Tuesday, November 29, 2022

Insecurity: Nigerian women abandon gold jewellery to dissuade criminals

Because it attracts kidnappers they way honey attracts bees, some women have stopped wearing expensive gold jewellery.

• April 4, 2021

The rising spate of insecurity, especially armed robbery, kidnapping and banditry has affected Nigerians’ attitude to life as everyone struggles to survive crimes gradually becoming part of daily life.

Kidnapping for ransom appears to be more scary as most Nigerians now live in fear of falling victims of the criminal elements.

True to type, Nigerians are devising different ways to survive the challenges and vagaries of this new life with women, traditionally known to be the major patrons of gold jewellery, changing their attitude to the ornament of beauty.

Because it attracts kidnappers they way honey attracts bees, some women have stopped wearing expensive gold jewellery, while some have quickly sold off theirs to ward off the temptation of wearing them or even being identified as owning them.

Magdalene Okon, a civil servant, said that wearing of gold was not trending as it was in the past, adding that the high cost of gold over the years had made people to invest on land instead of gold jewellery that could be stolen in a twinkle of an eye.

“I like wearing sets of gold jewelleries which comprise necklace, earing and bangles. But I have stopped that due to insecurity in the country.

“Recently, my uncle’s little children were kidnapped because their mother is known to own massive gold jewelleries which attracted the kidnappers.

“I learnt from this terrible incident and cautioned myself not to be wearing gold for now because the country is no long as safe as before.”

Aisha Abubakar, an undergraduate, said that women from the North are well known for adorning gold, such as Saudi gold, 22 carats jewelleries and above.

“The surprise is that they hardly wear gold nowadays.

“Most women now wear costumes such as Zeconia jewelleries for the safety of their lives.

“In the past, my mother cannot do without puting on gold, she is so addicted to gold. But she has sold almost all the gold to pay for our school fees and also settle some debts when the cost of selling the precious metal to dealers became so lucrative.

“The gold came as a massive relief. She is the only one taking care of the family due to the death of our father. The product came handy to solve some financial burdens.

“My mother now wears costume jewelleries to occasions.

“With the security situation getting worse in the norrthern part, some of her friends have deposited their gold in banks while others found alternative options of safeguarding them.

“I have just a gold ear ring and chain, but I have stopped wearing them, especially on the campus, due to the fear of the unknown.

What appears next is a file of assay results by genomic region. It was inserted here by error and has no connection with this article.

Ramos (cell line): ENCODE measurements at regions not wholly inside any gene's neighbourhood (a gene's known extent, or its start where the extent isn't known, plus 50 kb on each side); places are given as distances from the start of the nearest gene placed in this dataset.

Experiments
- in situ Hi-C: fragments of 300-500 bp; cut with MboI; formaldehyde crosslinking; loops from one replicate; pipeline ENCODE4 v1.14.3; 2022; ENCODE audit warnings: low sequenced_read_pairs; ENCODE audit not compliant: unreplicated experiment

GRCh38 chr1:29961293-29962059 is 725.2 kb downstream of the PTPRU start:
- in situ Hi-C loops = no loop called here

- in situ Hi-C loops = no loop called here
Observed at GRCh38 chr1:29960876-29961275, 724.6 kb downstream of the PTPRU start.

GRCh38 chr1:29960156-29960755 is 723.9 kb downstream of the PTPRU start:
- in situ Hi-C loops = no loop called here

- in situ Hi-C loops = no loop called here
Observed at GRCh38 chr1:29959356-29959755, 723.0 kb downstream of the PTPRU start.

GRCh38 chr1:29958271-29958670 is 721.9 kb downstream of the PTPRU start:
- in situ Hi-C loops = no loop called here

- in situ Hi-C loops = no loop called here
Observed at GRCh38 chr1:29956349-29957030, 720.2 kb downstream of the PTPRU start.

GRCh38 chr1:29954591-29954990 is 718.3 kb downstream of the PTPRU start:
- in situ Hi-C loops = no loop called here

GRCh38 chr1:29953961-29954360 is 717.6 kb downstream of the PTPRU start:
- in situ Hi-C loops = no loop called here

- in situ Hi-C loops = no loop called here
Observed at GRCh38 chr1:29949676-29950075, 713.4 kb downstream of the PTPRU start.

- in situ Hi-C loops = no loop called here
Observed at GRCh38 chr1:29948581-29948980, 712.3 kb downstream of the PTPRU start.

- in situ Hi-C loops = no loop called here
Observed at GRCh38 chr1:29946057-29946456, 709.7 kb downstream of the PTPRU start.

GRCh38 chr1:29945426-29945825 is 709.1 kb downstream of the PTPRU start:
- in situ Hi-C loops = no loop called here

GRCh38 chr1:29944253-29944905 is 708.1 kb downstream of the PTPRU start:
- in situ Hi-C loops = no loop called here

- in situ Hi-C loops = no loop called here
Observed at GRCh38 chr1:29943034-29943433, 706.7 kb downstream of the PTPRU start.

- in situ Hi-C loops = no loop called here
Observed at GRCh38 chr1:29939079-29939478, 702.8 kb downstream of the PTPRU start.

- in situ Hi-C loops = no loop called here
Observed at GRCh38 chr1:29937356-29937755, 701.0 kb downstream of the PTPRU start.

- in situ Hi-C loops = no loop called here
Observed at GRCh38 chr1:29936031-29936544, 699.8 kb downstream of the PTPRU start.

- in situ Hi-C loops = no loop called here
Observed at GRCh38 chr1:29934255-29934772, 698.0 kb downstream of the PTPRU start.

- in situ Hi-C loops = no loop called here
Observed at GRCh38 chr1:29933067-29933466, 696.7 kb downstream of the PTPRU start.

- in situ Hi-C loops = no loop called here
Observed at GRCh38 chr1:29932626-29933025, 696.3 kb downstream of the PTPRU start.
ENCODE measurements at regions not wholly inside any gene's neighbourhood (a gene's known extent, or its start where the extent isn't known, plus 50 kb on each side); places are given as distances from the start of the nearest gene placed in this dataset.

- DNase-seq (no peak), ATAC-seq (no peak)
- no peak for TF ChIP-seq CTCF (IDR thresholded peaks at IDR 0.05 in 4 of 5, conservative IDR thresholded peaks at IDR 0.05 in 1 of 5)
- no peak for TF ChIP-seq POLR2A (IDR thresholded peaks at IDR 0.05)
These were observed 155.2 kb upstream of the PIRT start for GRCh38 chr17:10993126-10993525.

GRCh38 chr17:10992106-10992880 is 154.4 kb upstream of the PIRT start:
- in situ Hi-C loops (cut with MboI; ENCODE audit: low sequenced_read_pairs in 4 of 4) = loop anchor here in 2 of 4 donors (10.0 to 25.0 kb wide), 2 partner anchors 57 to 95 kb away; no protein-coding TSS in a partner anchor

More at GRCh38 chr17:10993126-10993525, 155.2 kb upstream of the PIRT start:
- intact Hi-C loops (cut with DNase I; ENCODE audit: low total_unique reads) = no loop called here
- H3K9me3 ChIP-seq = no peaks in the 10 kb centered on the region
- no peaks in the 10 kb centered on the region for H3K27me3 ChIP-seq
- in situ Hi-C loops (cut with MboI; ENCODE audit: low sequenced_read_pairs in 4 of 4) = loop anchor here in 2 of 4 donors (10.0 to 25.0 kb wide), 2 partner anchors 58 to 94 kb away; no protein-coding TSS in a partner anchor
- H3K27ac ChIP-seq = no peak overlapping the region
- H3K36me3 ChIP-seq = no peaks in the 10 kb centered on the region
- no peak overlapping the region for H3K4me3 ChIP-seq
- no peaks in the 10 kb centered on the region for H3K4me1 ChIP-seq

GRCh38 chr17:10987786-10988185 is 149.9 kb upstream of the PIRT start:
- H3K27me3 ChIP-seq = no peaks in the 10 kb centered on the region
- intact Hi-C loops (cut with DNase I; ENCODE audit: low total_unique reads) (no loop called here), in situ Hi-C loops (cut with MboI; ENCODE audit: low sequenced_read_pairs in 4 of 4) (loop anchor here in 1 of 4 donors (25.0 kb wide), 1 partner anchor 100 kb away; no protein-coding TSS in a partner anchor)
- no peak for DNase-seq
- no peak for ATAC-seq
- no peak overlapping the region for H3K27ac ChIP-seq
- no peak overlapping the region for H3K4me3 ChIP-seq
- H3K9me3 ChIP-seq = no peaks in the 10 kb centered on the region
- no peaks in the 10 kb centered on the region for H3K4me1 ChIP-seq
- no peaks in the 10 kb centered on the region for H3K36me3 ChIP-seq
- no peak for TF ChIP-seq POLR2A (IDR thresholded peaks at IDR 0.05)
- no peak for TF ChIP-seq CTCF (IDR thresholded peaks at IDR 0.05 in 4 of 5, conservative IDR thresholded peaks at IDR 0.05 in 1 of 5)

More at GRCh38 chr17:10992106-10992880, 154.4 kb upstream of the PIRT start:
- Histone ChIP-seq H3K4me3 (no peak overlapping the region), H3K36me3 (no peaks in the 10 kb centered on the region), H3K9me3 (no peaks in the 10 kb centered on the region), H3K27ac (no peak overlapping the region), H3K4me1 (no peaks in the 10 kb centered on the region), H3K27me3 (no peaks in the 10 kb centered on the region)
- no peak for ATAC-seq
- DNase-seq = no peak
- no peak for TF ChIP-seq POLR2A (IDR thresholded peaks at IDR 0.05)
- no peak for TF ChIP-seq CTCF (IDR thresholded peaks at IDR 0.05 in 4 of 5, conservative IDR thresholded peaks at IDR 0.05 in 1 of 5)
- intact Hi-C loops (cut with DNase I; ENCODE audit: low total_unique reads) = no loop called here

“Even when I wear them for an outing, I watch my back because they are expensive.”

Bukola Adekola, a 52-year-old civil servant in Abuja, said she could not do without buying the precious metal when they were affordable, just to compete with her friends.

Mrs Adekola said that Yoruba women were known for wearing gold.

“We invest in gold as future assets not just to put them on.

“The last time I bought gold was when a gram was sold for N3,800.

“I disposed all the gold I bought at N3,800 per gram last year when a friend told me that a gram was sold at N24,000. It was like I won a jackpot because I sold all the gold I had and I made millions from them.

“What is the essence of keeping gold at home when it is getting more dangerous to do so with the current insecurity in the country?

“I now wear costumes to occasions and I am okay with that. I have invested the money on children education, business and others,” she said.

Chioma Nnamdi, a Nurse with a private hospital in Lagos, said that her husband wedded her last year with a silver ring due to high cost of gold ring.

“We wedded last year September because we planned it before the pandemic set in. Things were very expensive and we resorted to a normal ring. It is not about a gold ring, it is about the union and love we have for each other.”

Dahiru Abdullahi, a gold dealer in Abuja, also decried the low patronage of gold due to advent of COVID-19 and the economic melt down in Nigeria and the whole world.

“We don’t experience rush from customers again, rather, people are bringing the ones they have to the market for sale. Costume jewellery are now in vogue, especially Zaconia.

“Zaconia also has second hand value but we don’t measure them per gram for sale or when we want to buy from customers unlike gold jewellery,” Mr Abdullahi said.

He said that buying a gram of gold was an asset, adding that many people invested their capital on gold for future security.

According to him, the current price of 18 carat of new jewellery is N26,000 per gram, while the 18 carat of fairly used jewellery is now sold at N19,000 per gram.

He said that 21 carat of new gold jewellery is now N32,000 per gram and 21 carat of fairly used jewellery is sold at N21,000 per gram.

“These are current international prices. The amount I sell gold or buy from customers are the same with other gold dealers. We use international standard rate.

“We don’t cheat customers because they are in need of money and they want to sell their gold. We buy gold according to international rate as at that moment.

“The prices fluctuate, but we follow the international rules and standards of selling and buying.”

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